Learning for Pre-Schoolers

Is your child missing school? Or are you looking for more activities to keep them engaged at home? You’re in luck! Kathleen Rutledge, the Coordinator of our Learning Ladder Center, has compiled a list of activities that align with the Creative Curriculum!

Social-Emotional Development

  • Discuss photos of people showing various emotions. Encourage older preschoolers to create stories about the source of the person’s feelings. Guide them to come up with appropriate ways the person might respond to the situation.
  • Provide child-sized cleaning materials such as sponges, mops, brooms and dustpans so children can assist with meaningful household cleaning.
  • Create a calendar for your preschooler to record their healthy behaviors during the week. Review at the end of the week and determine which habits need more attention.
  • Allow plenty of time to let children take responsibility for their self-care routine.
  • Provide only as much help as necessary for children to accomplish tasks, such as put socks on your child’s toes and then encourage them to pull them up the rest of the way.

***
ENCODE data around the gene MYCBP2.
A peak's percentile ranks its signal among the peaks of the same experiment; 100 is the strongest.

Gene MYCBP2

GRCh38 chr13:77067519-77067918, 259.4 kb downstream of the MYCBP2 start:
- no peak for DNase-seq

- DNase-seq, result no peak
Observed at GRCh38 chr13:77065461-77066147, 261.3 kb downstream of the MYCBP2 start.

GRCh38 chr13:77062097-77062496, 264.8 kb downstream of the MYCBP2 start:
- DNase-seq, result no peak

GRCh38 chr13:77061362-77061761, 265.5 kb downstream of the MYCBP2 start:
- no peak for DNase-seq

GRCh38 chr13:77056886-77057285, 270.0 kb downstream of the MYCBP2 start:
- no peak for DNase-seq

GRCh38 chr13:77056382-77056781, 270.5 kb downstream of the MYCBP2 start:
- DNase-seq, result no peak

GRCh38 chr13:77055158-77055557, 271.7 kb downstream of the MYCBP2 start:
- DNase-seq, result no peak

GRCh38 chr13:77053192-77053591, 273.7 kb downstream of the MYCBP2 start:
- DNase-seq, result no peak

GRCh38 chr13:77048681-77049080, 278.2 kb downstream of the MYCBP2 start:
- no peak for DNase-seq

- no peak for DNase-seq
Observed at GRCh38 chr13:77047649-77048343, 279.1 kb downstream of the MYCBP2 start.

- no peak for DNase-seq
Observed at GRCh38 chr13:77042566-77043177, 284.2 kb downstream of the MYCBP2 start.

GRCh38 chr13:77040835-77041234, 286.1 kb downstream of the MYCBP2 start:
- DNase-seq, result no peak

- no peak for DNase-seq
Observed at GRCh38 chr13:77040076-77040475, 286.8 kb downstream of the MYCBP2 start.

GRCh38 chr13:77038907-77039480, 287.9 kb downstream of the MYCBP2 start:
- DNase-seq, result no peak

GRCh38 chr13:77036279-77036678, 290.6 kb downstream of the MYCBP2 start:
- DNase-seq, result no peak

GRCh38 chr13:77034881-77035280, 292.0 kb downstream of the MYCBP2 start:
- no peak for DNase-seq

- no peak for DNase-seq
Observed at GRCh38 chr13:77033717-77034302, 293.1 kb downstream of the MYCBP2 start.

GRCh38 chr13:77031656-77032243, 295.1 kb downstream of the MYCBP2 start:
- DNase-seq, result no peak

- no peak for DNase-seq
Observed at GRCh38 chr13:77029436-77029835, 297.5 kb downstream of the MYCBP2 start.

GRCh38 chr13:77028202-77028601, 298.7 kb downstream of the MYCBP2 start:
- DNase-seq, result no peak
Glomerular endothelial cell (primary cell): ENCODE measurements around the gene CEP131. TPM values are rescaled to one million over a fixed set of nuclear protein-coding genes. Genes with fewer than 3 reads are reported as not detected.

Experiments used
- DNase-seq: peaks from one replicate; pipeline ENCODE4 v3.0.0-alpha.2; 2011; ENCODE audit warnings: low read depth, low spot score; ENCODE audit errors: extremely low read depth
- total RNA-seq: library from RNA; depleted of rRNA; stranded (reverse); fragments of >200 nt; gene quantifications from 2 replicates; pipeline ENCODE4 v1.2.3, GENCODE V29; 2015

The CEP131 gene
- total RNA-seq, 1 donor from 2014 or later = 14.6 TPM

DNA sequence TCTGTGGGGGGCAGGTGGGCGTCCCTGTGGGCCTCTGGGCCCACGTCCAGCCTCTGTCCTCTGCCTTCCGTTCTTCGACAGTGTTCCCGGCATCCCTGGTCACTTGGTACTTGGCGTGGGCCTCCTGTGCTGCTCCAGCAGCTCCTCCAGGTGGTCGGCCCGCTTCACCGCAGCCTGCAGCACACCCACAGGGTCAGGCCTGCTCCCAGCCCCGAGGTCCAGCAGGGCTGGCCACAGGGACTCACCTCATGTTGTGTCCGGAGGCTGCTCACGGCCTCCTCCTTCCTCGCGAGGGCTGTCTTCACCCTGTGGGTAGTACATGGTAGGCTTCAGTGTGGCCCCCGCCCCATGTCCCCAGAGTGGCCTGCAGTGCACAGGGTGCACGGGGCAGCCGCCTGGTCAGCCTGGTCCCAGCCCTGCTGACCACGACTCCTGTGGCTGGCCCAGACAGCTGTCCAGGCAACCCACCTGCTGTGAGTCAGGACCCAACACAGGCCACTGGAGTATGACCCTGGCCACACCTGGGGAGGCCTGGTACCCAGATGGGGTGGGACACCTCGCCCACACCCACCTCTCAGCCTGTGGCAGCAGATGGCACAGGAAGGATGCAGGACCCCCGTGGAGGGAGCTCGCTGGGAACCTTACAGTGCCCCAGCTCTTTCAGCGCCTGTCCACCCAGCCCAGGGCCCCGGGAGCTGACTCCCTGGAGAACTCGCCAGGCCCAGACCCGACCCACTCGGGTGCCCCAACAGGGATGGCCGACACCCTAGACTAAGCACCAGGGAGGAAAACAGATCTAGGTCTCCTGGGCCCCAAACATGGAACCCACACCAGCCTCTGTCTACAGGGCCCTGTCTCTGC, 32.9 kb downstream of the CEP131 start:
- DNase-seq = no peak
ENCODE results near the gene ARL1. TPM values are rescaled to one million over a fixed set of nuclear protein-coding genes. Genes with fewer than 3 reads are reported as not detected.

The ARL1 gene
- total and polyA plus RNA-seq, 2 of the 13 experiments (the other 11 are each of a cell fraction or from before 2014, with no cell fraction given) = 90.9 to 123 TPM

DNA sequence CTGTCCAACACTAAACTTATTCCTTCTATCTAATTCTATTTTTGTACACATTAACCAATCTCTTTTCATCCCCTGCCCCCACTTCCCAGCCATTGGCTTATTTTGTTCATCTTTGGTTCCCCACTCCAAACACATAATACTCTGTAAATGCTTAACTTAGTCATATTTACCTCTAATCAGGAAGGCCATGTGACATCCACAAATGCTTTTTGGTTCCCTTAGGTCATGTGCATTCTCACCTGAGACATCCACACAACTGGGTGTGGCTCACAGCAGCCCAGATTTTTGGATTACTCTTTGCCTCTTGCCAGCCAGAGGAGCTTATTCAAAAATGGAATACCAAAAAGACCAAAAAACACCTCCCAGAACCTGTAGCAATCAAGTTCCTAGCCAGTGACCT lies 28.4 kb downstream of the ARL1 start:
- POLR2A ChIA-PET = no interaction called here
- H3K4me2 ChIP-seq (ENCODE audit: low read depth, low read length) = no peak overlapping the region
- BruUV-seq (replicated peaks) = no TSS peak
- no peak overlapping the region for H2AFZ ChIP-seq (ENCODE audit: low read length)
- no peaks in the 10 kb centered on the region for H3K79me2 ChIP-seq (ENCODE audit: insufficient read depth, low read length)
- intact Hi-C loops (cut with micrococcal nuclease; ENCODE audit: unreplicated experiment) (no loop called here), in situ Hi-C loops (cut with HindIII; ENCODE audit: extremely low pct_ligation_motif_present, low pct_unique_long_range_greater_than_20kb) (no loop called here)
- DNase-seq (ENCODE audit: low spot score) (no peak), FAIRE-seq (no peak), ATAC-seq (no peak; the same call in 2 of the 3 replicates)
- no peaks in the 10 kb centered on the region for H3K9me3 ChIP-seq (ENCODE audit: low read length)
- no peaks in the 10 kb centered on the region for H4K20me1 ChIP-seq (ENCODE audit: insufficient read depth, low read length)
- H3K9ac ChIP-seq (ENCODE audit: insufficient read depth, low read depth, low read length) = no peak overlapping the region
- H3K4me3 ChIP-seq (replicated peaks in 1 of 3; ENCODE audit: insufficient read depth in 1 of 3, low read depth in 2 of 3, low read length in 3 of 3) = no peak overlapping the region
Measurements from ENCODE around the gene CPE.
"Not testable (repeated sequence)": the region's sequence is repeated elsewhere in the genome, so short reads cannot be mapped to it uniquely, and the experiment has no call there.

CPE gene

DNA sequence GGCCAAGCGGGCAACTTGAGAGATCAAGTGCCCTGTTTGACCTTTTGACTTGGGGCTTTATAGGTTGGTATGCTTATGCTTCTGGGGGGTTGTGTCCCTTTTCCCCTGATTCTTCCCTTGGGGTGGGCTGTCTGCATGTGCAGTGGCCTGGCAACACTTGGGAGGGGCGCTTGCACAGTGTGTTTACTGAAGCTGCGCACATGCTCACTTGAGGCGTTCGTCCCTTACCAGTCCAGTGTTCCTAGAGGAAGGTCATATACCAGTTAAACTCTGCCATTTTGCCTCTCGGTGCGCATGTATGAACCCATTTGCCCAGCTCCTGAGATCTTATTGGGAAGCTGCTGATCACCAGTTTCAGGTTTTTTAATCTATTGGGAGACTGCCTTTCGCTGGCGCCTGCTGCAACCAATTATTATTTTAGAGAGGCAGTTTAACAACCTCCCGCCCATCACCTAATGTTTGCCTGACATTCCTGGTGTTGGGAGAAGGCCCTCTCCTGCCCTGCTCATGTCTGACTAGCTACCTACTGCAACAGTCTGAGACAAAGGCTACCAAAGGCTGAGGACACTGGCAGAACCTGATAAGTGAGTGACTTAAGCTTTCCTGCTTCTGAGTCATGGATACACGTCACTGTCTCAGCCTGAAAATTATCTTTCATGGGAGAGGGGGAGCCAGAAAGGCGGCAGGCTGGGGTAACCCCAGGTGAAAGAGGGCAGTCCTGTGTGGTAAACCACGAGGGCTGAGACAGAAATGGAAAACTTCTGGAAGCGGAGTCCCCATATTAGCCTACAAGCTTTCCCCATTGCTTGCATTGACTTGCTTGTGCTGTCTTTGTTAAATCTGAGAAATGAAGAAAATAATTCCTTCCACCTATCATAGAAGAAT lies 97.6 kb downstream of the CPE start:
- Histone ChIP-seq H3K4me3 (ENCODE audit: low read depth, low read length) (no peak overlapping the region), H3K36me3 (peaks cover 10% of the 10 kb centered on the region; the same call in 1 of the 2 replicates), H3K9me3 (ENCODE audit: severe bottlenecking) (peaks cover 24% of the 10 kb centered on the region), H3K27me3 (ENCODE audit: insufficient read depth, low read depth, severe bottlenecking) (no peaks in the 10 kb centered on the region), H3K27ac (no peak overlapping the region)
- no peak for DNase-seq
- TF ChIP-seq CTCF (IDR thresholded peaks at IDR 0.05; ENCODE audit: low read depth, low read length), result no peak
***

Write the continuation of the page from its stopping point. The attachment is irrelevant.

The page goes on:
• Encourage your child to help set the table, hanging up clothes and cleaning their toys up.
  • Engage your child in informal conversations about your life and theirs. Listen attentively while they speak.
  • Label your own feelings as you share experiences from your life and how you felt. Talk about things that make you happy, sad or excited. Explain how you expressed your emotions.
  • Encourage your child to watch for and record, through drawings or writing, the special cooperative acts of others in the family. Keep them in a special place and before the day is over, read them aloud together.

Physical Development

  • Invite your child to walk slowly, quickly, sideways, or backwards while playing together in the yard or inside your house.